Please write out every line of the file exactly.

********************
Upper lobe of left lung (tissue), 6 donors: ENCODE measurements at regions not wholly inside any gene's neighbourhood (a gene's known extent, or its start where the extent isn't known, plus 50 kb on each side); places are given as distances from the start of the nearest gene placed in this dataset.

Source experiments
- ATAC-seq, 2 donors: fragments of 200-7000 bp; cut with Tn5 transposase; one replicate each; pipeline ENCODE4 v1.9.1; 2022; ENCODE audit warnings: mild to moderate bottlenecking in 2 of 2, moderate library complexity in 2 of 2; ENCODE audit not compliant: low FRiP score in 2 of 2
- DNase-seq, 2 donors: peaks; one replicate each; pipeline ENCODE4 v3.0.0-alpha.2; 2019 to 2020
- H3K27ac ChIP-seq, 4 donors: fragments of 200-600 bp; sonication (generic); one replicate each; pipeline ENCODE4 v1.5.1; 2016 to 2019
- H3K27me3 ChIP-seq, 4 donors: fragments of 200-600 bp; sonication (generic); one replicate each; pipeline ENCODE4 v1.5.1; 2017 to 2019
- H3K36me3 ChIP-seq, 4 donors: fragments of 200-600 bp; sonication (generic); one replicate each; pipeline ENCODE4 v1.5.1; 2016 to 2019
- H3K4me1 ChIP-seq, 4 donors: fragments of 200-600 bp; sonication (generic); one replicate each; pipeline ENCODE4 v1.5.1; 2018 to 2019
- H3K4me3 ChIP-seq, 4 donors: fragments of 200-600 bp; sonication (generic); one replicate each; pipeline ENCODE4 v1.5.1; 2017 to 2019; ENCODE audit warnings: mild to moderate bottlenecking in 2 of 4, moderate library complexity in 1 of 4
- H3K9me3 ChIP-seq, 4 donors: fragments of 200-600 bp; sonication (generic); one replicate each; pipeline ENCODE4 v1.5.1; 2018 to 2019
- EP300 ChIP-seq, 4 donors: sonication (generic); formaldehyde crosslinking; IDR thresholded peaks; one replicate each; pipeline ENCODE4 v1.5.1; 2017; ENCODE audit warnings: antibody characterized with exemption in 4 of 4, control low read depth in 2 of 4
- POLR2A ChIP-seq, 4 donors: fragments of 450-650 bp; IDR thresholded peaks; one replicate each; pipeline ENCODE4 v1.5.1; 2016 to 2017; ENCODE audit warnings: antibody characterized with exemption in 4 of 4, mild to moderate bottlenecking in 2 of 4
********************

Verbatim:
Upper lobe of left lung (tissue), 6 donors: ENCODE measurements at regions not wholly inside any gene's neighbourhood (a gene's known extent, or its start where the extent isn't known, plus 50 kb on each side); places are given as distances from the start of the nearest gene placed in this dataset.

Source experiments
- ATAC-seq, 2 donors: fragments of 200-7000 bp; cut with Tn5 transposase; one replicate each; pipeline ENCODE4 v1.9.1; 2022; ENCODE audit warnings: mild to moderate bottlenecking in 2 of 2, moderate library complexity in 2 of 2; ENCODE audit not compliant: low FRiP score in 2 of 2
- DNase-seq, 2 donors: peaks; one replicate each; pipeline ENCODE4 v3.0.0-alpha.2; 2019 to 2020
- H3K27ac ChIP-seq, 4 donors: fragments of 200-600 bp; sonication (generic); one replicate each; pipeline ENCODE4 v1.5.1; 2016 to 2019
- H3K27me3 ChIP-seq, 4 donors: fragments of 200-600 bp; sonication (generic); one replicate each; pipeline ENCODE4 v1.5.1; 2017 to 2019
- H3K36me3 ChIP-seq, 4 donors: fragments of 200-600 bp; sonication (generic); one replicate each; pipeline ENCODE4 v1.5.1; 2016 to 2019
- H3K4me1 ChIP-seq, 4 donors: fragments of 200-600 bp; sonication (generic); one replicate each; pipeline ENCODE4 v1.5.1; 2018 to 2019
- H3K4me3 ChIP-seq, 4 donors: fragments of 200-600 bp; sonication (generic); one replicate each; pipeline ENCODE4 v1.5.1; 2017 to 2019; ENCODE audit warnings: mild to moderate bottlenecking in 2 of 4, moderate library complexity in 1 of 4
- H3K9me3 ChIP-seq, 4 donors: fragments of 200-600 bp; sonication (generic); one replicate each; pipeline ENCODE4 v1.5.1; 2018 to 2019
- EP300 ChIP-seq, 4 donors: sonication (generic); formaldehyde crosslinking; IDR thresholded peaks; one replicate each; pipeline ENCODE4 v1.5.1; 2017; ENCODE audit warnings: antibody characterized with exemption in 4 of 4, control low read depth in 2 of 4
- POLR2A ChIP-seq, 4 donors: fragments of 450-650 bp; IDR thresholded peaks; one replicate each; pipeline ENCODE4 v1.5.1; 2016 to 2017; ENCODE audit warnings: antibody characterized with exemption in 4 of 4, mild to moderate bottlenecking in 2 of 4